Via LGM, Mark Halperin seems intent on making sure that the 3 people who do not already consider him an idiot do. Consider this:

For instance, being all things to all people worked wonderfully well for Bill Clinton the candidate, but when his presidency ran into trouble, this trait was disastrous, particularly in the bumpy early years of his presidency and in the events leading up to his impeachment. The fun-loving campaigner with big appetites and an undisciplined manner squandered a good deal of the majesty and power of the presidency, and undermined his effectiveness as a leader. What much of the country found endearing in a candidate was troubling in a president. When George W. Bush ran in 2000, many voters liked his straightforward, uncomplicated mean-what-I-say-and-say-what-I-mean certainty. He came across as a man of principle who did not lust for the White House; he was surrounded by disciplined loyalists who created a cheerful cult of personality about their candidate. As with Mr. Clinton, though, the very campaign strengths that got Mr. Bush elected led to his worst moments in office. Assuredness became stubbornness. His lack of lifelong ambition for the presidency translated into a failure to apply himself to the parts of the job that held less interest for him, often to disastrous effects. The once-appealing life outside of government and public affairs became a far-less appealing lack of experience. And Mr. Bush’s close-knit team has served as a barrier to fresh advice.

That the Media is incompetent seems to be Halperin's well hidden point. He makes it by comparing the worst President in history to Bill Clinton? He makes it by comparing the Media and the GOP's obsession with the President's sex life and the Iraq Debacle?

Please, no more Mr. Halperin. You have effectively made your case. You are an idiot. We get it. We know that you do not understand "what it takes" to do legitimate and relevant journalism.

Update [2007-11-25 9:40:1 by Big Tent Democrat]: Paul Krugman adds an important point:

In his op-ed today, Mark Halperin describes George W. Bush during the 2000 campaign as follows: He came across as a man of principle who did not lust for the White House; he was surrounded by disciplined loyalists who created a cheerful cult of personality about their candidate.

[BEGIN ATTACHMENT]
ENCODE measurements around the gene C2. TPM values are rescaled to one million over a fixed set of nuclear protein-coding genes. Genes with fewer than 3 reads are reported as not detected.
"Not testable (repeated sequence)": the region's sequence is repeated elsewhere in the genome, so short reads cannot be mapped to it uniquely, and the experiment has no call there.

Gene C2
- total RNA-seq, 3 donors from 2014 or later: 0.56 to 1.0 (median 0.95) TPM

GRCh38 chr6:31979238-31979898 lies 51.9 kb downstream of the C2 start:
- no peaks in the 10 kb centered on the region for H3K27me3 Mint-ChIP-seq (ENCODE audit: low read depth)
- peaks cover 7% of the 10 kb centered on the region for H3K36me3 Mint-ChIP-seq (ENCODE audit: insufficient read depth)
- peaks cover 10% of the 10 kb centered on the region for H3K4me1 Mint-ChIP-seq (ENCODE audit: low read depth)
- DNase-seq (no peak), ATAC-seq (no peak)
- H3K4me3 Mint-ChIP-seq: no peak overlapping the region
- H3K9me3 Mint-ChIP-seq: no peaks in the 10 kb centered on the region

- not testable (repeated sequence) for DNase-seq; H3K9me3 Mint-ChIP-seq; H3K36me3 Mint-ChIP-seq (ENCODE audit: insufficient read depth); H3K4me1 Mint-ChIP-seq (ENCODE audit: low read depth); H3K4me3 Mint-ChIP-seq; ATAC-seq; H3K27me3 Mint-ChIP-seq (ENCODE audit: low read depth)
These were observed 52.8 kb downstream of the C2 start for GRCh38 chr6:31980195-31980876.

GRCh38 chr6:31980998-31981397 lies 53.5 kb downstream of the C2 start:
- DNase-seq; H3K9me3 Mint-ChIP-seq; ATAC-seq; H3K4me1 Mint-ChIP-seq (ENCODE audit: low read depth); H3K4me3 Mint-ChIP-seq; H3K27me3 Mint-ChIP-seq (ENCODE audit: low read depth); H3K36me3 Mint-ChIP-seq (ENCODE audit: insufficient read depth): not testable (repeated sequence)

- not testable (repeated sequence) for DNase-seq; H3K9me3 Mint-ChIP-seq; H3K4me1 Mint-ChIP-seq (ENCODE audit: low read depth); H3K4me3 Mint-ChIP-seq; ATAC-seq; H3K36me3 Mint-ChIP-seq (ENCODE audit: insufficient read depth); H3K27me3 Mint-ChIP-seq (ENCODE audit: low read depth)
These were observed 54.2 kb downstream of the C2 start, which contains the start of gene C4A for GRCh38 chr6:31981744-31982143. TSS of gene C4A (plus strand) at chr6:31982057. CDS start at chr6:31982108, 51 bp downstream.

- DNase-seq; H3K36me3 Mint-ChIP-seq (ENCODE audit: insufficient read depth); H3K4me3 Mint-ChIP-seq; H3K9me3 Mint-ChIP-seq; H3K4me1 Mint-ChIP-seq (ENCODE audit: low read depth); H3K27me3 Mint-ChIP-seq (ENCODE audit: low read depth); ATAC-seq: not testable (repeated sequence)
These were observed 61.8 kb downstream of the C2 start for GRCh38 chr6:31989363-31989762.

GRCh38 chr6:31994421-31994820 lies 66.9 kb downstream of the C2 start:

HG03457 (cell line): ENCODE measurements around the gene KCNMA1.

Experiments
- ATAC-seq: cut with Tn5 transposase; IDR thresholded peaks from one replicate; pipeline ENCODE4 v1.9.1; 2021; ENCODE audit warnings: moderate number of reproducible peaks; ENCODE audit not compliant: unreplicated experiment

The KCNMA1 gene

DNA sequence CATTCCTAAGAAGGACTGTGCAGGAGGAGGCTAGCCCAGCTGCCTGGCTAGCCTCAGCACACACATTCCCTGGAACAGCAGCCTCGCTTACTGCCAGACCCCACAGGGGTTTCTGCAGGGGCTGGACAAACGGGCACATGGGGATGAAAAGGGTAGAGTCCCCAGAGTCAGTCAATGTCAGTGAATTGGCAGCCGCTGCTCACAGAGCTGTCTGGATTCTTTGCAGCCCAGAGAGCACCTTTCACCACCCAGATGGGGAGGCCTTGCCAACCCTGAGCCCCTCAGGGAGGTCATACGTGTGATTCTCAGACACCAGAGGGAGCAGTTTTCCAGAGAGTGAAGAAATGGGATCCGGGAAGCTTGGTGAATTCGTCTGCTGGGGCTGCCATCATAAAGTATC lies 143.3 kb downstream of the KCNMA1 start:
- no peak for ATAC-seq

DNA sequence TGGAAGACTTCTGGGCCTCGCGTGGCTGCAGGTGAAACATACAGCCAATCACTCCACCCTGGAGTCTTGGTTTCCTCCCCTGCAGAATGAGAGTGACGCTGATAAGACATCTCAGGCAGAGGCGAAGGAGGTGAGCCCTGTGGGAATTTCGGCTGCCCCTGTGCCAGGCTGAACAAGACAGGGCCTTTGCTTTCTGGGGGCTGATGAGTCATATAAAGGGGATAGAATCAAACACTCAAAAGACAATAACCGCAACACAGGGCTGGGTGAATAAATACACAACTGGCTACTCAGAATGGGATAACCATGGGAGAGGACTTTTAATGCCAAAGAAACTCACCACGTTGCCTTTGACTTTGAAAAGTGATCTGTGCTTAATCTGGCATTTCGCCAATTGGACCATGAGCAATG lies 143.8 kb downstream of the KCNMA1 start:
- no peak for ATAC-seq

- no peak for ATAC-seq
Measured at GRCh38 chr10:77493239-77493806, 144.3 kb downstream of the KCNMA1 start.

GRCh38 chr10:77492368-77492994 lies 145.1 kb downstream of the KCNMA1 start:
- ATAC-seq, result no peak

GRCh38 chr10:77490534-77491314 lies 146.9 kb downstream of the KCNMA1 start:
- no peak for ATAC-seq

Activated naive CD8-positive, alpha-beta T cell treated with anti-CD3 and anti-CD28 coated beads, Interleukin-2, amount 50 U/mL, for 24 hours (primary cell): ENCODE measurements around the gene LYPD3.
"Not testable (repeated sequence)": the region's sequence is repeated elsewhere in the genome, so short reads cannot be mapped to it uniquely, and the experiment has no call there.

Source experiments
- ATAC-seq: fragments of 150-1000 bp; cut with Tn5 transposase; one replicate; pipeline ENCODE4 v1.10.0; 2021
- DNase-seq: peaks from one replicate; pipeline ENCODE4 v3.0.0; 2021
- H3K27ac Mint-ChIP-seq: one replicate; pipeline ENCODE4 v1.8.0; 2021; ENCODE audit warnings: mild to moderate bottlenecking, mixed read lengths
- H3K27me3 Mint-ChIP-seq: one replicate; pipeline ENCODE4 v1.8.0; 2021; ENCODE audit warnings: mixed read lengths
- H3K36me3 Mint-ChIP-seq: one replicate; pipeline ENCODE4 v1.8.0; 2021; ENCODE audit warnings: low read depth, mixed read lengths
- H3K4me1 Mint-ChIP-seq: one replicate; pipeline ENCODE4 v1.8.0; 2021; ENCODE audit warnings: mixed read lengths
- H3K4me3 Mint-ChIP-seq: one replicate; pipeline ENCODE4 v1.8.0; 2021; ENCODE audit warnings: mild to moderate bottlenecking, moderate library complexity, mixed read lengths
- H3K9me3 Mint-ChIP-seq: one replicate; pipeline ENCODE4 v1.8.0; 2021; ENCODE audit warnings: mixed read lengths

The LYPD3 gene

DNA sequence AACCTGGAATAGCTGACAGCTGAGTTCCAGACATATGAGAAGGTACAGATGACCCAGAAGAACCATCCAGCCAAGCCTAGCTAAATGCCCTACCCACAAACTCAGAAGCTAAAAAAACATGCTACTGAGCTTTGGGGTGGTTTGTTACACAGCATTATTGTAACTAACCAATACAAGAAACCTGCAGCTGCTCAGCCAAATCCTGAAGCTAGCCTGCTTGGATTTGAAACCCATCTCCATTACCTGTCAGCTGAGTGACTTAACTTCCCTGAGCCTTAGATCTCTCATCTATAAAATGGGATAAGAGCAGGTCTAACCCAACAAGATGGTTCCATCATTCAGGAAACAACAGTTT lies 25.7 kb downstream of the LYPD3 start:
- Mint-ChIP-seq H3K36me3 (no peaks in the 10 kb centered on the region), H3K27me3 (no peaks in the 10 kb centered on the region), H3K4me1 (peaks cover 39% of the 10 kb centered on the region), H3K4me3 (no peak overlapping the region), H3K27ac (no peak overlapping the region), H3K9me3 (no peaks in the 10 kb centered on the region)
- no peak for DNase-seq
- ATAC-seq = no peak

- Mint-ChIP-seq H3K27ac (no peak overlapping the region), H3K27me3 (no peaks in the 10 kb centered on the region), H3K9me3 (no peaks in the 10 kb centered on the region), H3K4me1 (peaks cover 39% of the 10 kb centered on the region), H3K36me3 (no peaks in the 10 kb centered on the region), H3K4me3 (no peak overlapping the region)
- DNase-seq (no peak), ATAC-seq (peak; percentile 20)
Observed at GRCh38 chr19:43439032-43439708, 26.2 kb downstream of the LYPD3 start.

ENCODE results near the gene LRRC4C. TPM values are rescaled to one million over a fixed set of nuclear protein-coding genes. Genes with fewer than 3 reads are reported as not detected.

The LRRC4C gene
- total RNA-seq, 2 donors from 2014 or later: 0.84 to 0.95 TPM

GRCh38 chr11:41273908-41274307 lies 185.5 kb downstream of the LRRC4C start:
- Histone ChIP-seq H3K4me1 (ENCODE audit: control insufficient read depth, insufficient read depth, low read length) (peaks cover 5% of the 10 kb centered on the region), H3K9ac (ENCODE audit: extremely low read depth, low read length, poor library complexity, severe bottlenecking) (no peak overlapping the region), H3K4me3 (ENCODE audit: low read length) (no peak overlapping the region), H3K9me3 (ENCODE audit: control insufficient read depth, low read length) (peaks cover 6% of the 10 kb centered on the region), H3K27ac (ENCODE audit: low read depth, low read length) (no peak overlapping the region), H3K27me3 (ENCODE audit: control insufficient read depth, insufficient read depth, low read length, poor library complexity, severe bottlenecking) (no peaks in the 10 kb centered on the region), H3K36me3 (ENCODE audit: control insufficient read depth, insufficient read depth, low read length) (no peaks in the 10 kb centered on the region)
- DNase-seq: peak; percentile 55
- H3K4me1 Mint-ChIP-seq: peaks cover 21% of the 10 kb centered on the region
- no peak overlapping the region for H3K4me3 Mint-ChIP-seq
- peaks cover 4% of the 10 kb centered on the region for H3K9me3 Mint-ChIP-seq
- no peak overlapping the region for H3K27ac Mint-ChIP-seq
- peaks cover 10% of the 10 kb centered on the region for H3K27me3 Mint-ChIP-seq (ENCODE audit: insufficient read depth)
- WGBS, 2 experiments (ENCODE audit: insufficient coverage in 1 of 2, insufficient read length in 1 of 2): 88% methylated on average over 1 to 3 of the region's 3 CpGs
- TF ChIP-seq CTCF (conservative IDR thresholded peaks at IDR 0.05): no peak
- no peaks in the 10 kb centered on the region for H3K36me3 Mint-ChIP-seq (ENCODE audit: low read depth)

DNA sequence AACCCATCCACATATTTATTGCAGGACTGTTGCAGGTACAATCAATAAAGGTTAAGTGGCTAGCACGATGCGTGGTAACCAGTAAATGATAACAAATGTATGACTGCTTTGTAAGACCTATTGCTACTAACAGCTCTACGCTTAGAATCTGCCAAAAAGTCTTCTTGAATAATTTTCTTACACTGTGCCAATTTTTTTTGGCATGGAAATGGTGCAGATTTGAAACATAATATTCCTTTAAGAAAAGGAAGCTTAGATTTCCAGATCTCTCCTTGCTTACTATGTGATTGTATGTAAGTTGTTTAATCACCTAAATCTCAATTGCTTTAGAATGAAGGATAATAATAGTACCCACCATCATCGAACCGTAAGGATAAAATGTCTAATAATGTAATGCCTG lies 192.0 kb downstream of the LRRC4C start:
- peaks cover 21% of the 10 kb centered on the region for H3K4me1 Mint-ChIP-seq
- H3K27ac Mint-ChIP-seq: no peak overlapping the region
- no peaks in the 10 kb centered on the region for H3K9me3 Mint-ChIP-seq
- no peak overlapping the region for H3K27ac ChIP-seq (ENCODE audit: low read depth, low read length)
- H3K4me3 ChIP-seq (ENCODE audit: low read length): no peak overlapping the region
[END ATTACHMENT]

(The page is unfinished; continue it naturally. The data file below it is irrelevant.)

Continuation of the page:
Meanwhile, I didn’t do the up-close-and-personal stuff; I looked at what he actually said about policy. And from my point of view he “came across” as someone who lied, systematically and consistently, about taxes and Social Security.

Real journalists would have noticed as well. Mark Halperin still does not notice.

< Struggles of the Exonerated to Rebuild Their Lives | Why Edwards Is Done In Iowa: Change vs. Experience >
  • The Online Magazine with Liberal coverage of crime-related political and injustice news

  • Contribute To TalkLeft

  • Display: Sort:
    There can't be that many idiots (5.00 / 1) (#2)
    by Lora on Sun Nov 25, 2007 at 05:59:32 PM EST
    I consider it too much of a coincidence that the vast majority of the "idiots" identified in the media by BTD portray this criminal administration in a better light while portraying the Democrats in a poorer light.

    This is not idiocy.  This is deliberate.

    And doing it deliberately is idiocy. (none / 0) (#3)
    by Edger on Sun Nov 25, 2007 at 06:19:21 PM EST
    Because to do so they first convince themselves that they are not damaging their country.

    Or maybe they are brainwashed (none / 0) (#4)
    by Lora on Sun Nov 25, 2007 at 09:14:53 PM EST
    Or else they don't care as long as they get paid for saying idiotic things.

    i read mr. halperin's op/ed (none / 0) (#1)
    by cpinva on Sun Nov 25, 2007 at 09:17:37 AM EST
    prior to reading your post. i even started to write a letter to the nyt's editor. i quickly realized it would be an exercise in futility; the time's was/is an exemplar of the "thought" process guiding mr. halperin, and dr. krugman did a much better job filleting him than i possibly could.

    a hundred years from now, when historians compare the presidencies of messrs. clinton & bush, they'll assume (rightfully) that the press went totally bonkers in 2000, resulting in the most unlikely follow-up to a vastly more talented and constructive administration. it's as though the media exhibited a collective "fear of success", giving us the total ineptitude of the past 7 years.

    they will note that the same occurred during the 2004 & 2008 campaigns, with only a few (such as dr. krugman) attempting to staunch the flow.